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Crikey says: the MH370 mystery — are you still hooked?

Should Arthur Sinodinos walk? Yes, and no. The shareholder activist rule: it’s harder than you think. What role Australia now has in finding flight MH370. Why we still allow animal testing of cosmetics. Julie Bishop is talking up Mongolia? Don’t expect the EU to rescue Ukraine. And art and its patrons: history shows a difficult relationship.

How does a plane carrying 239 passengers just disappear? It’s almost certainly at the bottom of an ocean, but where? Did it crash? Or was there foul play? A hijacker? The pilots? Why did it take so long to discover that the communications link was yanked and the plane diverted off its route? Why has the search effort been so haphazard? Why are the messages from officials so mixed? How did the Malaysian government cock this up so badly?

The story has gripped the world like few before it, as much for the mystery as the details. As leading American media critic Howard Kurtz noted over the weekend, sparking a big debate stateside: “It’s too much with too few facts.”

He was referring mainly to CNN, which has managed to cut through the partisan noise on Fox News and MSNBC to post record ratings for its all-plane-all-the-time coverage. Kurtz isn’t the only one questioning whether the wall-to-wall coverage is overcooked.

The interest in Australia is just as strong; it’s led bulletins and been splashed across the papers since news broke. Crikey’s blog Plane Talking, written by veteran aviation reporter and industry guru Ben Sandilands, is furiously documenting the case and racking up unprecedented traffic. We’ve featured Sandilands in Crikey Insider often, but our own newsroom has been somewhat divided on how much coverage the issue deserves.

Responding to Kurtz, Jack Shafer of Reuters writes:

For those of us who remain enthralled by it, who have used the story as an entry point into Malaysian politics or flight safety or satellite surveillance, you have nothing to apologize for. Readers have been giving themselves over to grand, mysterious stories that don’t directly affect them for five centuries. The news menu remains immense and varied. If you don’t like the MH370 story, do us a favor and pick something else.”

So don’t be embarrassed if you’re obsessed with every twist and turn; many of us are. Tune out if you want. But be honest with us: does it deserve more coverage or less?

7
  • 1
    frey
    Posted Wednesday, 19 March 2014 at 1:04 pm | Permalink

    It deserves less, a lot less.

    Actually, I should clarify.

    There should be significantly less pointless speculation and attemtps to uncover ‘facts’ by a media filling space or time that only hinders understanding (and makes out that the investigators are incompetent or inadequate). How many times has there been so called ‘facts’ (often from undisclosed sources where it is demanded that the Malaysian Authorities respond and/or refute.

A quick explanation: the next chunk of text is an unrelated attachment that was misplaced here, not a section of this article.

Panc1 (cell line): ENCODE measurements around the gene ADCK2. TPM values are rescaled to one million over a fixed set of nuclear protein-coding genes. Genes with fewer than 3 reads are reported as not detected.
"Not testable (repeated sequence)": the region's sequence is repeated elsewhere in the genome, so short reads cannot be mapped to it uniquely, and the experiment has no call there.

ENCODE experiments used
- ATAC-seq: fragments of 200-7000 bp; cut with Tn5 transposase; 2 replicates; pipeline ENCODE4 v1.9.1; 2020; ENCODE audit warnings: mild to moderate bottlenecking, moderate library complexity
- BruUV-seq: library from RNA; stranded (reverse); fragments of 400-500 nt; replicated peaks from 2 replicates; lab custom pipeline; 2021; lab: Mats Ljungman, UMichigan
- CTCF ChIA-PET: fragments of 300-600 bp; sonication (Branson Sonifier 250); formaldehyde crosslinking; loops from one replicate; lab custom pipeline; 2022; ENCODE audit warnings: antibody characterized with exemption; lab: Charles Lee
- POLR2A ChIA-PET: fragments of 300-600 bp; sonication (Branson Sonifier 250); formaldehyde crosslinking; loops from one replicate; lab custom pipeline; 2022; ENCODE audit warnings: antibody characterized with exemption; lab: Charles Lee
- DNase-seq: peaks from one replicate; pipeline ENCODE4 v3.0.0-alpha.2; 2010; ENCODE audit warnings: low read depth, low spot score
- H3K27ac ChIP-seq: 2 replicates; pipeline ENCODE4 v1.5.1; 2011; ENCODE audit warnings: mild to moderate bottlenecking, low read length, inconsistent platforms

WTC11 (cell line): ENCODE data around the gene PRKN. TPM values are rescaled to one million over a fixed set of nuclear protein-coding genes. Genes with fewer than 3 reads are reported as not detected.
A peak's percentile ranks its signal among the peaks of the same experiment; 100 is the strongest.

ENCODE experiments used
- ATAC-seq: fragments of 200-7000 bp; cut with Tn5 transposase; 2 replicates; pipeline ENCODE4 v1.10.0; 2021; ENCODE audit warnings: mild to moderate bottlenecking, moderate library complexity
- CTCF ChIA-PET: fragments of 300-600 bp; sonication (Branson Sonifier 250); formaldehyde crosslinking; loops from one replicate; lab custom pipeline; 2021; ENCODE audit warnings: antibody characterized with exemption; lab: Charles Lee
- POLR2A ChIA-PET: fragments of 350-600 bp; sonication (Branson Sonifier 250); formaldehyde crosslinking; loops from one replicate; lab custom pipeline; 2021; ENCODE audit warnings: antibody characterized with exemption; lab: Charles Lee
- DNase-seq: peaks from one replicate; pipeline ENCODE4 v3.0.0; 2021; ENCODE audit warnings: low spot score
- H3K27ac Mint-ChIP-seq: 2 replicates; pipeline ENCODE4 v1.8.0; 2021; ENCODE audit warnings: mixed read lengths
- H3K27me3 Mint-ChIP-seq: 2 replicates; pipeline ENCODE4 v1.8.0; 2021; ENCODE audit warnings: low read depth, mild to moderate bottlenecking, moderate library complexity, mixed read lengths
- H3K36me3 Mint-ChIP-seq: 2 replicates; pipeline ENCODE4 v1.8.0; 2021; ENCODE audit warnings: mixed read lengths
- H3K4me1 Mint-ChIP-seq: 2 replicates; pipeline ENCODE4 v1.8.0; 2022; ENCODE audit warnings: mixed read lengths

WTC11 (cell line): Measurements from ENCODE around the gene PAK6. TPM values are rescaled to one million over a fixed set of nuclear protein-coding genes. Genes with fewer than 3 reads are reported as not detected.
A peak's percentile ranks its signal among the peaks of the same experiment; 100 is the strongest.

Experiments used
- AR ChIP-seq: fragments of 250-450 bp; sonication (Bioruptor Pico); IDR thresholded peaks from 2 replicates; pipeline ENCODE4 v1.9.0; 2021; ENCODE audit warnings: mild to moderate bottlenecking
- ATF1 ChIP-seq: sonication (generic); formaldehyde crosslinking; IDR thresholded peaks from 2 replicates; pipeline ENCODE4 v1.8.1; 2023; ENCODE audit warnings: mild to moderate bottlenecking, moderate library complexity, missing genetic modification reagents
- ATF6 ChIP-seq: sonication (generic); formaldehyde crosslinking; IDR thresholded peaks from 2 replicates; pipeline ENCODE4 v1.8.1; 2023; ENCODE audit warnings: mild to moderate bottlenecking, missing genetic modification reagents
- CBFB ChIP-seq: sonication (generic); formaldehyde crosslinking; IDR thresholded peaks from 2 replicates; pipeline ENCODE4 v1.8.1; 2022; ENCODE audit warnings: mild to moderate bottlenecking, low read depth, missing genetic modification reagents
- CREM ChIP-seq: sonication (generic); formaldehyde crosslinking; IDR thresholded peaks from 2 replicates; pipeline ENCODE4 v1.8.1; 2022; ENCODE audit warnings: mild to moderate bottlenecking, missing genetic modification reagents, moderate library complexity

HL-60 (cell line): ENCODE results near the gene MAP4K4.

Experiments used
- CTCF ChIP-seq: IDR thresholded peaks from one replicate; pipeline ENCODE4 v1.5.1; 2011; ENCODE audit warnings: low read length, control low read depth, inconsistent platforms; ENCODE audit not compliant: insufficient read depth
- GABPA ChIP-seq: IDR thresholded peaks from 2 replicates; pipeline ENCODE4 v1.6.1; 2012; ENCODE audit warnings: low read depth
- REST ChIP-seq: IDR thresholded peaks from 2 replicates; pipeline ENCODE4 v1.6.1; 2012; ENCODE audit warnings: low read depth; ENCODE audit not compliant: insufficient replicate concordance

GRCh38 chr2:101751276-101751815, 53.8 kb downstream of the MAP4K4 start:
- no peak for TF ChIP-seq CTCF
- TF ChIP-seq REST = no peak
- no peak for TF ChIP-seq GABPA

There should be significantly more reasoned reporting (which sgtill make up only a fraction of the current level of reporting offered.

  • 2
    paddy
    Posted Wednesday, 19 March 2014 at 1:12 pm | Permalink

    Ben Sandilands blog has been, by far, the best coverage on the MH370 story. Every time there’s a new theory or revelation, that’s always the first place I head to for a dose of sanity.

  • 3
    Bill Hilliger
    Posted Wednesday, 19 March 2014 at 2:11 pm | Permalink

    Arthur walked!

  • 4
    Bill Hilliger
    Posted Wednesday, 19 March 2014 at 2:14 pm | Permalink

    Mea culpa above comment refers to next item.

  • 5
    klewso
    Posted Wednesday, 19 March 2014 at 3:30 pm | Permalink

    If we could just keep the media kamikaze speculation in a holding pattern?

  • 6
    Bob the builder
    Posted Wednesday, 19 March 2014 at 4:12 pm | Permalink

    Less, please! From what I’ve seen, Ben Sandilands is all the coverage we’ve needed, most of the rest being waffle and endless, largely baseless, theorising from the ‘Speculation Experts’ that seem to pop up like mushrooms whenever something unusual or ‘newsworthy’ happens that can’t be immediately explained.

    Just report the facts please - whether that’s the actual disappearance, related stories about Malaysian politics, aviation safety, etc., etc. The rest is just a waste of time.

    As for Jack Shafer of Reuters: “If you don’t like the MH370 story, do us a favor and pick something else” I have done exactly that - for years!

    What amazes me is that the mainstream still can’t work out where all their readers are going - or why!

  • 7
    fractious
    Posted Wednesday, 19 March 2014 at 7:53 pm | Permalink

    Re MH370: if by ‘coverage’ you mean the sort of speculative lunacy that passes for “information” in most media outfalls, then less - much much less - please. OTOH Ben Sandilands has consistently put facts and clear, concise analysis (something either completely absent or buried under mounds of irrelevance elsewhere) before anything else and of that, more please.

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